martyrs. James was a deacon, Marian a lector. They died at Cirta Iulia (later Constantina), the chief city of Numidia. They were condemned to death by the legatus of Numidia, probably C. Macrinius Decianus. Their Acts, somewhat rhetorical, borrow something from those of Perpetua and Felicitas, and record visions as well as tortures. They were written by an anonymous friend of the martyrs who was arrested with them, but subsequently released. They were known in their final form to Augustine (Sermon 284).
In the course of this particular persecution two bishops named Agapius and Secundinus suffered first, having called in at the writer's house on their way to martyrdom. Not only their example but also their positive encouragement helped to inspire Marian and James. A large band of centurions surrounded the house and made several arrests. Marian and James both openly confessed their faith and acknowledged their holy orders; they were then subjected to tortures of the rack and imprisoned. This was the point when they experienced visions, including one of Cyprian, who invited them to come and sit with him and gave them a drink of pure water to encourage them.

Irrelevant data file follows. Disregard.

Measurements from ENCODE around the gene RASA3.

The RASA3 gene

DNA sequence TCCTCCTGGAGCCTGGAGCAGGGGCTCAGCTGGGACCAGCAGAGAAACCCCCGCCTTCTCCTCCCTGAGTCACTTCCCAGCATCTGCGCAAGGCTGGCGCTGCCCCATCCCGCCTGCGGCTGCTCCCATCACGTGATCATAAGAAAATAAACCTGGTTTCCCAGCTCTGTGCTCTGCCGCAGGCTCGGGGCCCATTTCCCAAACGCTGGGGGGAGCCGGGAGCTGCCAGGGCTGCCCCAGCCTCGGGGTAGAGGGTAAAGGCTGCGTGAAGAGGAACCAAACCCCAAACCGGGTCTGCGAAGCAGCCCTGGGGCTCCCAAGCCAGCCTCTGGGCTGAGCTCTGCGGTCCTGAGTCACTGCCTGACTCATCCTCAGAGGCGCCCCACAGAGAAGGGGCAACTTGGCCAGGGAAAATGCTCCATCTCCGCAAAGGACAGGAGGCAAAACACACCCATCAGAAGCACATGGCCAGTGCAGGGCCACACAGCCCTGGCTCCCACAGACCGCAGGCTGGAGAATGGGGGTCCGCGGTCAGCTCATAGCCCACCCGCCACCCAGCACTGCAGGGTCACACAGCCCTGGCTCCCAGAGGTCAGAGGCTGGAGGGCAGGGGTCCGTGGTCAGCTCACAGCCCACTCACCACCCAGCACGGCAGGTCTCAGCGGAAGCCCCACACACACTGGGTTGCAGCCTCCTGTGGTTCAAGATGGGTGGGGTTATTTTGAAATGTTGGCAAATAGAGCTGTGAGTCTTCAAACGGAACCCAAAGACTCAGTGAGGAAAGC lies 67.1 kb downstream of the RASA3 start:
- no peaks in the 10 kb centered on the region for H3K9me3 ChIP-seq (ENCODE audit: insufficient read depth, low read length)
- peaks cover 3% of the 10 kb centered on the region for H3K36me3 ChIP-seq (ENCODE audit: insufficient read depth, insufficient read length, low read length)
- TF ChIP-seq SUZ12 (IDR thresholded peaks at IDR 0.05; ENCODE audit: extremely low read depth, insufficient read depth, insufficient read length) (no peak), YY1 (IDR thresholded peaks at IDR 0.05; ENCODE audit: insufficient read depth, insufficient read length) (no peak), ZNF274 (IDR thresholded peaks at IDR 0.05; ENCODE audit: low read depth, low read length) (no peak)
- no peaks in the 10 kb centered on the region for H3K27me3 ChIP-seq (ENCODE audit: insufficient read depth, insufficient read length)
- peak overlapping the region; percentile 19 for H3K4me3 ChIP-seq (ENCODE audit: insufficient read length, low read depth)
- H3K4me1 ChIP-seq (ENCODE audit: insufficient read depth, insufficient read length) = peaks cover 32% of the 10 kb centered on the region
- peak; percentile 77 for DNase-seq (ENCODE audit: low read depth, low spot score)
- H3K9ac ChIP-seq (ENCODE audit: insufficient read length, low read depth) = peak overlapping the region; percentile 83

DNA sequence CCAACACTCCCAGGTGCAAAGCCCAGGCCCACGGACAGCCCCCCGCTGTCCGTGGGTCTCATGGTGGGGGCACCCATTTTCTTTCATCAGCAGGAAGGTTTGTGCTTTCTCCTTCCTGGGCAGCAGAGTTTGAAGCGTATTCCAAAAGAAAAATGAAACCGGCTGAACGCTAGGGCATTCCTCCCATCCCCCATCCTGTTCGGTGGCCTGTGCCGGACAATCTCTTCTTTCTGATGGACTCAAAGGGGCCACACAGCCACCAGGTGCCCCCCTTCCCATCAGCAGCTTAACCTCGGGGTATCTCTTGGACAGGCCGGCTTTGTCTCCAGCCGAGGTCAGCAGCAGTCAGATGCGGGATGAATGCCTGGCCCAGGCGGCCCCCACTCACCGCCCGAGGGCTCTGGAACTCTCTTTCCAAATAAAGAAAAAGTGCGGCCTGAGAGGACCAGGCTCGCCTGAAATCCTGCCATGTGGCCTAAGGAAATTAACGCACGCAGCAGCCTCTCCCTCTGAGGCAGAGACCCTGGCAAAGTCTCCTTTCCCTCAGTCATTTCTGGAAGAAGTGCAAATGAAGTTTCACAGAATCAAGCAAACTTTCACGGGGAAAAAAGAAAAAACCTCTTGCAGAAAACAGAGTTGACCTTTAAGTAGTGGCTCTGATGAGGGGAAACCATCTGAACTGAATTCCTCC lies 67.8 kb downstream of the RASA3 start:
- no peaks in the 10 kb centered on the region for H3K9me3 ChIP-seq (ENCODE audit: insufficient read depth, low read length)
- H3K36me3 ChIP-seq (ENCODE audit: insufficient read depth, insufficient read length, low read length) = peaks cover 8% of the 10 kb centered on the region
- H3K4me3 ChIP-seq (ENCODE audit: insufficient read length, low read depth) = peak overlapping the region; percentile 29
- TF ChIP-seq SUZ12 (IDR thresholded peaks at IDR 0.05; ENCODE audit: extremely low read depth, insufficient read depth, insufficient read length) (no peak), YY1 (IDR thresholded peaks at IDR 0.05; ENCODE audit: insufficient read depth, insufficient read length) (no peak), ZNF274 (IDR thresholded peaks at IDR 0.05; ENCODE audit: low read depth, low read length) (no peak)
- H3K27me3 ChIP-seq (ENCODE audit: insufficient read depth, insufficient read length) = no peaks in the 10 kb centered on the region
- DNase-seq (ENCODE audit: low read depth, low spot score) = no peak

The place of the martyrs' execution was in a river valley with high banks on each side. A number of others unnamed suffered with Marian and James. The martyrs were arranged in rows and blindfolded, then beheaded. Their bodies were thrown in the river Rummel. Marian prophesied that epidemics, famine, earthquakes, and poisonous flies would soon afflict the neighbourhood. His mother Mary was present and embraced his lacerated body, but through their suffering, said the writer, they were ‘at last restored to the patriarchs in glory and delivered from the distress of this world’. Feast: 6 May. Gubbio cathedral claims their relics.
A.C.M., xxxiii–xxxiv, 194–213;Augustine, Sermo 284; Propylaeum, pp. 163–4;B.L.S., v. 33–4.